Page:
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Genetic Health

We have mentioned the potential problems, and mentioned that Somalis Breeders (as a whole) do very careful research into bloodlines and genetics before any breedings take place to ensure that we do not run into them.....but what are they?

Genetic problems are problems which are associated with certain bloodlines and can be passed to offspring, with potentially disastrous results. One of these genetic problems -- a disease called renal amyloidosis. "RA" as it is often called is really a misnomer, since the disease can affect any organ; not just the kidneys. In a nutshell, and very simply put, the disease causes fibrinous build-up on internal organs, effectively shutting them down. There is currently no known cure in cats, and diagnosis can be tricky, involving a special stain and examination of the organs with a microscope during autopsy. RA does not only affect Abyssinian and Somali cats -- it is found in several breeds of large and small cats, and even found in humans.

A disease which has been found in certain bloodlines of Abyssinian and Somali cats affect the blood and the immune systems. Auto Immune Hemolytic Anemia (AIHA) can cause anemia and suppress the immune system.The immune system becomes defective and produces antibodies which destroy the bodies' red blood cells. Closely related to this are inherited erythrocyte disorders such as pyruvate kinase (PK) deficiency and osmotic fragility.

A disease which has just been discovered in the cat was found in a litter of Somalis..... Myelodysplasia is known to affect humans and can be treated with transfusions, but has not been previously found in the cat until this time. Not much is known yet about its effect in the cat, but studies are currently underway. Like AIHA, one of the first symptoms is an anemia of unknown origin. Costly bone marrow biopsies reveal the anemia is caused by myelodysplasia. To date, no cat is known to have survived, despite extensive treatment.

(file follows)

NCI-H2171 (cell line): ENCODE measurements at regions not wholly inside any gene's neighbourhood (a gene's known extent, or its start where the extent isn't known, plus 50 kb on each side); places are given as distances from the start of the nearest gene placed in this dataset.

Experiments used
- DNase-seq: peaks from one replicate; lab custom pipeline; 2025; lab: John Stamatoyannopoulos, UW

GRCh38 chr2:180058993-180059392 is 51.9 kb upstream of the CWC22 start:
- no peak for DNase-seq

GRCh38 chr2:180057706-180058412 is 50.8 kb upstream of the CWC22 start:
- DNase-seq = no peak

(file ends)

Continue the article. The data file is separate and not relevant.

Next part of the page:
How does this affect you, the potential (or current) Somali owner? Breeders research into the potential health problems by studying the diseases and the pedigrees behind the cats, working closely with veterinarians and researchers studying the diseases. We believe these problems should not be perpetuated, and have done our best to ensure that our bloodlines are free of these potential problems by taking a very conservative approach and avoiding working with bloodlines with these potential problems. Many breeders offer a genetic guarantee on their cats and kittens, first because they want you to enjoy your Somali for years to come, and second because we need to know if despite our best efforts, something has cropped up and caused problems. In the event that something were to crop up, we need to know so the parents and other offspring can be pulled from the breeding program, in order to prevent the disease from being perpetuated in our cats.



Article © 1993 by Bethany T. Tod, Tadofa Somalis. Copied with permission.